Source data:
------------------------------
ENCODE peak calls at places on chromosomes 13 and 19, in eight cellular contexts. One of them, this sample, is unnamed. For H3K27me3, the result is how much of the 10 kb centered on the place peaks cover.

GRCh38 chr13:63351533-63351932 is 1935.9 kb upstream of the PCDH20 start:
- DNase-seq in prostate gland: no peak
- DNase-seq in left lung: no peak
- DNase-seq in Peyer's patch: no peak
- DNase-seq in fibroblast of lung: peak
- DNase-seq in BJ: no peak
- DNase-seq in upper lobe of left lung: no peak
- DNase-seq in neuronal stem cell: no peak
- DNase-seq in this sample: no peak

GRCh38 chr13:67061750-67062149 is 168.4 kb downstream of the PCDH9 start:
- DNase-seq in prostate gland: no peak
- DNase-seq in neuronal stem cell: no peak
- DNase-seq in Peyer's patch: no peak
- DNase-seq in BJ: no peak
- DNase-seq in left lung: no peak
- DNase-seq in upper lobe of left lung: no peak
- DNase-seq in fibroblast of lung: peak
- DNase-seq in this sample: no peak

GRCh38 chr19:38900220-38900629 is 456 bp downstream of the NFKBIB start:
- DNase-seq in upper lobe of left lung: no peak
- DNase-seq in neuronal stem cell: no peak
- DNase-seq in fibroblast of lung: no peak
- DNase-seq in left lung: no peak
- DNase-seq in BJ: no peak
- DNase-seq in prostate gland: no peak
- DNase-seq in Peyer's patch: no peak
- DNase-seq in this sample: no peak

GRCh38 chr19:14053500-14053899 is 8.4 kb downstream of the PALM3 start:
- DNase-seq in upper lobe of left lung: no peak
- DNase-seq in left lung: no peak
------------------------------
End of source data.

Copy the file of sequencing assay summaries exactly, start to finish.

ENCODE peak calls at places on chromosomes 13 and 19, in eight cellular contexts. One of them, this sample, is unnamed. For H3K27me3, the result is how much of the 10 kb centered on the place peaks cover.

GRCh38 chr13:63351533-63351932 is 1935.9 kb upstream of the PCDH20 start:
- DNase-seq in prostate gland: no peak
- DNase-seq in left lung: no peak
- DNase-seq in Peyer's patch: no peak
- DNase-seq in fibroblast of lung: peak
- DNase-seq in BJ: no peak
- DNase-seq in upper lobe of left lung: no peak
- DNase-seq in neuronal stem cell: no peak
- DNase-seq in this sample: no peak

GRCh38 chr13:67061750-67062149 is 168.4 kb downstream of the PCDH9 start:
- DNase-seq in prostate gland: no peak
- DNase-seq in neuronal stem cell: no peak
- DNase-seq in Peyer's patch: no peak
- DNase-seq in BJ: no peak
- DNase-seq in left lung: no peak
- DNase-seq in upper lobe of left lung: no peak
- DNase-seq in fibroblast of lung: peak
- DNase-seq in this sample: no peak

GRCh38 chr19:38900220-38900629 is 456 bp downstream of the NFKBIB start:
- DNase-seq in upper lobe of left lung: no peak
- DNase-seq in neuronal stem cell: no peak
- DNase-seq in fibroblast of lung: no peak
- DNase-seq in left lung: no peak
- DNase-seq in BJ: no peak
- DNase-seq in prostate gland: no peak
- DNase-seq in Peyer's patch: no peak
- DNase-seq in this sample: no peak

GRCh38 chr19:14053500-14053899 is 8.4 kb downstream of the PALM3 start:
- DNase-seq in upper lobe of left lung: no peak
- DNase-seq in left lung: no peak